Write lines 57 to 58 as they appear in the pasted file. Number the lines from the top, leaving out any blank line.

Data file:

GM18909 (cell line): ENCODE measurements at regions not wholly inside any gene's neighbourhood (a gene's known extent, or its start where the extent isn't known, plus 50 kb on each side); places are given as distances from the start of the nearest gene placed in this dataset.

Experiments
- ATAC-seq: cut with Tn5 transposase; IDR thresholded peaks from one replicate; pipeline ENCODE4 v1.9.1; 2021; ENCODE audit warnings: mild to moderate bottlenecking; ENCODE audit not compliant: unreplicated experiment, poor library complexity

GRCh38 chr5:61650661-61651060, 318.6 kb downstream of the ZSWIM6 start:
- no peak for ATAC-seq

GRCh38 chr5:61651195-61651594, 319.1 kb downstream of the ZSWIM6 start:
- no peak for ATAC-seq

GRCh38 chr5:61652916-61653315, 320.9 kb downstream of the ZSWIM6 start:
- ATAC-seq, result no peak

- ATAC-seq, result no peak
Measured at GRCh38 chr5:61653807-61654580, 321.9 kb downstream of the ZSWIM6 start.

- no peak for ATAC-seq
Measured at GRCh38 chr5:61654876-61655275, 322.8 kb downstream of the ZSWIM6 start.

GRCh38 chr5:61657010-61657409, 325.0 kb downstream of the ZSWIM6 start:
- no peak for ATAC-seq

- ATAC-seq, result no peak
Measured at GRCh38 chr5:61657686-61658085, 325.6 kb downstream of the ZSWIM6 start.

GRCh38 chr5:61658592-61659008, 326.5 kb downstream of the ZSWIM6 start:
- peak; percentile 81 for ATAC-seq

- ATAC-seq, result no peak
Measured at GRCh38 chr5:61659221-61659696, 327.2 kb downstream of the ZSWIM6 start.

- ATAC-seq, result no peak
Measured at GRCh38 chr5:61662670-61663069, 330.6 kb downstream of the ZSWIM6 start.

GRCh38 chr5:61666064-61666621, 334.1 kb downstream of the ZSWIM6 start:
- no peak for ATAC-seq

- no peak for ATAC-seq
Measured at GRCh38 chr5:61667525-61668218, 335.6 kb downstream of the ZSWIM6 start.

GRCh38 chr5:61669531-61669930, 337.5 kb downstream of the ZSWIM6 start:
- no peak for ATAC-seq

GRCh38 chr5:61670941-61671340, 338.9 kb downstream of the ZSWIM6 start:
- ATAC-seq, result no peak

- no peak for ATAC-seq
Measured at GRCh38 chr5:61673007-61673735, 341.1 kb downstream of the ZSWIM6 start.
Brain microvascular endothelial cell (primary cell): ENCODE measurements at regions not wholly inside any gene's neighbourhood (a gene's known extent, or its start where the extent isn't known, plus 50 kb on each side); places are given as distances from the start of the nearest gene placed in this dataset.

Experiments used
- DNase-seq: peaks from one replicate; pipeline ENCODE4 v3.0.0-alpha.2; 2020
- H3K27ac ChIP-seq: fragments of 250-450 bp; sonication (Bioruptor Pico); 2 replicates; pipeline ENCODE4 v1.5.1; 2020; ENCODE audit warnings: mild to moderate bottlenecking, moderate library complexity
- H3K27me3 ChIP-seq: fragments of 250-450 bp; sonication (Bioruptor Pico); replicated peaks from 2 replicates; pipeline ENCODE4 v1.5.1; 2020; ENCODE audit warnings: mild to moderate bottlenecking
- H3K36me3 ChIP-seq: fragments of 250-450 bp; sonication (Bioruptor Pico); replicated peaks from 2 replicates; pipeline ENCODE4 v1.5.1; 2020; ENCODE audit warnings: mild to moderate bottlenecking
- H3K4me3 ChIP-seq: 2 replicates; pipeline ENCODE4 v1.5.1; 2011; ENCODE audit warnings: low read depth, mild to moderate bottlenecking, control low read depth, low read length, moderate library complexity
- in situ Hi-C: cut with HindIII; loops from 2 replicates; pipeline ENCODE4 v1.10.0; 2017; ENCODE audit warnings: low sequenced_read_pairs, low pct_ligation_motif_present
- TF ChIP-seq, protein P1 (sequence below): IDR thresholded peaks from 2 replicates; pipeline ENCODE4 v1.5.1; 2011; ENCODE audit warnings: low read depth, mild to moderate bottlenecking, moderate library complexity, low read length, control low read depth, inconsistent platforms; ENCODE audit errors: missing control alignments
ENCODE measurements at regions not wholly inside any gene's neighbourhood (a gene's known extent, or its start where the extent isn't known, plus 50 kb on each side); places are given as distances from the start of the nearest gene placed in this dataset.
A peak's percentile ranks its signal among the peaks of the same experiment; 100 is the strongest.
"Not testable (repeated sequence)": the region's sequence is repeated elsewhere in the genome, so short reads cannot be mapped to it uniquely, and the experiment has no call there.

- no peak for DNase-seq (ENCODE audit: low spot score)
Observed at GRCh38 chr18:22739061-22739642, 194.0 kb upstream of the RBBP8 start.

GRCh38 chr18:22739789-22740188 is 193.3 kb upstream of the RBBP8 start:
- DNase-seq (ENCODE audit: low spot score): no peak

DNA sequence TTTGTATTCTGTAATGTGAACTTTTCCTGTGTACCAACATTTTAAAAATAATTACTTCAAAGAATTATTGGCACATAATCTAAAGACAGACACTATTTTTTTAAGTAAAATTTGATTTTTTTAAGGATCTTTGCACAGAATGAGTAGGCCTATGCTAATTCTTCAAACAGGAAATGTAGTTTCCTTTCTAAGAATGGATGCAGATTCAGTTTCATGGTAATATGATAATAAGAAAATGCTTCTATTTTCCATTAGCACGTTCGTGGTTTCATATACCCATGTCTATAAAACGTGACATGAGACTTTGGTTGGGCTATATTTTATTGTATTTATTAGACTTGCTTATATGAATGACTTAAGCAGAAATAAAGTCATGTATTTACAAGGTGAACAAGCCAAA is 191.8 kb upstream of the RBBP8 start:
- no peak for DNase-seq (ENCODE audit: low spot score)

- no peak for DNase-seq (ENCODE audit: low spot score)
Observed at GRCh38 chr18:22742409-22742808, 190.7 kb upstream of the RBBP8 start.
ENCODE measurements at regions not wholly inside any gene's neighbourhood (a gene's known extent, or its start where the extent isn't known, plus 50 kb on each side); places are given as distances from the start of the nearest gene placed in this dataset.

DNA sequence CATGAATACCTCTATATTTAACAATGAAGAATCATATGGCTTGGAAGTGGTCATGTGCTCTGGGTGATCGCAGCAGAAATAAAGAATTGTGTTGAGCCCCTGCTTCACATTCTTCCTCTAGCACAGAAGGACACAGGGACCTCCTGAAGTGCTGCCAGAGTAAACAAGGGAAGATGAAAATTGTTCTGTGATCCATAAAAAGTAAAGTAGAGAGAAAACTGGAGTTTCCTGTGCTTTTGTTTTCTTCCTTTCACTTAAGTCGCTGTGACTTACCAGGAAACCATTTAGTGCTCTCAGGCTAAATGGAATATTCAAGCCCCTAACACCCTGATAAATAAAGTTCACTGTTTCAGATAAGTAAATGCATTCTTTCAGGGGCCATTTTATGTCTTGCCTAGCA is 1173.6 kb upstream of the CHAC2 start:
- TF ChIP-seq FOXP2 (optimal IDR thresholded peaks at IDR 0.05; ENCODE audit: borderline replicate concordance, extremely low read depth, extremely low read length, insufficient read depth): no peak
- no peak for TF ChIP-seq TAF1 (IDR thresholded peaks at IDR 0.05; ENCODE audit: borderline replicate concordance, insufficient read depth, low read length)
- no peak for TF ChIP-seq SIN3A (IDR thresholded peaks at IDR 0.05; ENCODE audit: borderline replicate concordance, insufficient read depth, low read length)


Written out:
- no peak for TF ChIP-seq TAF1 (IDR thresholded peaks at IDR 0.05; ENCODE audit: borderline replicate concordance, insufficient read depth, low read length)
- no peak for TF ChIP-seq SIN3A (IDR thresholded peaks at IDR 0.05; ENCODE audit: borderline replicate concordance, insufficient read depth, low read length)